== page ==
We may hear with our ears, but we listen with our brains. Our ears hear sounds, but it is our brains that interpret that sound to make it understandable to us. The good news is that with just a little effort you can train your brain in active listening to develop your communication skills.
Communicating Effectively is Key
In order to effectively communicate, we must have good listening skills. Hearing devices and audiology technology are great, but all they can do is extend your hearing capabilities; they can never improve your listening skills.
In order to listen and communicate, our brains must be trained to effectively interpret the sounds to which we are exposed. Hearing issues can cause listening problems because of the brain’s inability to receive all relevant sound and interpret it accordingly. The good news is that training your brain to actively listen and hear will encourage plasticity and bring about better communication abilities.
Listening and Hearing are Not the Same!
While hearing is just taking sound in and realizing it is there, listening requires understanding and interpretation. If you hear an unrecognizable noise, such as a loud crash or a whisper, you turn your head to find out what it is and from where it is coming. This only takes hearing ability, and is known as signal-based knowledge or processing. To listen, you must hear as well as understand.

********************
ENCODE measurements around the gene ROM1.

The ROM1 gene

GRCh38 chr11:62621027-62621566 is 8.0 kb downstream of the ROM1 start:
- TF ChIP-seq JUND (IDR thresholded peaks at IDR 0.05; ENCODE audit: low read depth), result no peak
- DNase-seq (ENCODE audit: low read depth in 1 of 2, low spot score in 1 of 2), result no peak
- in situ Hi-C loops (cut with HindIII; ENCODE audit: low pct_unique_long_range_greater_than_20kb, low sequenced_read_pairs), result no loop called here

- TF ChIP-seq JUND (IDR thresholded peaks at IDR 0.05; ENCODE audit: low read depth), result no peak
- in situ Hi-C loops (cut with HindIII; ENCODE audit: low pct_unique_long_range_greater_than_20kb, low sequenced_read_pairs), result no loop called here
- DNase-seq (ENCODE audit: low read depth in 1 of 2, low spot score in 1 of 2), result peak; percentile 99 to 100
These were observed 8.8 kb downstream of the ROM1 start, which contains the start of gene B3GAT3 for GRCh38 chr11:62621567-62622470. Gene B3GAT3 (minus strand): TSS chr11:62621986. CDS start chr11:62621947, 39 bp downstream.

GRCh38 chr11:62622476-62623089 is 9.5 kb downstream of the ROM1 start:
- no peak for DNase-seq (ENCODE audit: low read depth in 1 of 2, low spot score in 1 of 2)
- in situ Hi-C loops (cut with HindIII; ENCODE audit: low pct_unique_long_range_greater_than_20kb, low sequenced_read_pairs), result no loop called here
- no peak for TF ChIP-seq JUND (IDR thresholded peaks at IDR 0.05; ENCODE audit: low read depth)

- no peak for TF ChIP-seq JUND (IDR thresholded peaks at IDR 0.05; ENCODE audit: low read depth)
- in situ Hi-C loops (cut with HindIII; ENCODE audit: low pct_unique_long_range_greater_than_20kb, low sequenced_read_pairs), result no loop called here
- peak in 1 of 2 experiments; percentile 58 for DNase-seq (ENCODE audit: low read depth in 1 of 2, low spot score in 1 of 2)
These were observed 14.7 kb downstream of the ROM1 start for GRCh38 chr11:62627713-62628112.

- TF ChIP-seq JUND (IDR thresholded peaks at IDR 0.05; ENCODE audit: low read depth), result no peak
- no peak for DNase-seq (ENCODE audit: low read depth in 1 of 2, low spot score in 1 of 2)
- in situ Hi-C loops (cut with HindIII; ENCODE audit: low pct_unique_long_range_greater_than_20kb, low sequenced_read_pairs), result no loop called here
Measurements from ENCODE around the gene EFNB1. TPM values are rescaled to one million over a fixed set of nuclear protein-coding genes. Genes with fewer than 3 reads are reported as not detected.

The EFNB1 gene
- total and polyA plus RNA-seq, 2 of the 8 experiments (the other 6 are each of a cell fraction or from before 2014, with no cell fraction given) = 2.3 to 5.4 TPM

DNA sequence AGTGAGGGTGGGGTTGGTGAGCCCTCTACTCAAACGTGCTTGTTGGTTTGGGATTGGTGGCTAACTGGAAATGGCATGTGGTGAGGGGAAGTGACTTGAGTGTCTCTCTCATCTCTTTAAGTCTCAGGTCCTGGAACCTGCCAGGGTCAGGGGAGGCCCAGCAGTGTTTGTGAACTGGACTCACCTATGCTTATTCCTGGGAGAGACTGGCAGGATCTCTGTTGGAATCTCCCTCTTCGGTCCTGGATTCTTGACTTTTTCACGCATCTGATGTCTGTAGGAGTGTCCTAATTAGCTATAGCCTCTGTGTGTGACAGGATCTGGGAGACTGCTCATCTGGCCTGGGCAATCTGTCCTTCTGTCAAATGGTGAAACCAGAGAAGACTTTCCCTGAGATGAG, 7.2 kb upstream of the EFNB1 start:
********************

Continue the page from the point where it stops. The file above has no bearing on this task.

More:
When you listen, you hear sounds and you understand the message that is being conveyed. When there is an issue that disrupts hearing, such as hearing loss or an issue with the ear, this can have an effect on listening, but it doesn’t have to cripple you.
Strategies that Work
The older we become, the more we can tell the difference between hearing and listening. Sometimes an older person can hear what is being said but has a difficult time understanding the words or the message. Listening skills can be improved with training and the right tools, and training will help you to build your mind and stretch your brain. This will help you to hear and listen more effectively.
Before you begin, there are several things to keep in mind:
- Technology can be very helpful
- Closed-captioned or subtitled movies help to train your brain to listen
- Teach those around you to speak more clearly when they speak to you
- Realistically understand what a hearing device can help you achieve
- Use communication strategies with your friends and family.
When there is hearing loss, hearing devices and hearing aids can be necessary and help a great deal with getting the sound to your brain.. With the right technologies and therapies, you can prevent your listening skills from deteriorating over time. Auditory and cognitive training can also be very helpful to engage the brain and strengthen plasticity that will lead to improved listening abilities.
Some ways you can help train your brain to actively listen are to read along with an audiobook, watch TV with closed-captions and without them (and test your comprehension), and read along with someone else as they read a newspaper aloud. To add a greater challenge, do these exercises with background noise to train your brain to focus in on the sounds you want to hear.
The first step to improving your listening skills is to recognize the issue. Come in today for a hearing screening and formulate a strategy to train your brain to listen actively and effectively.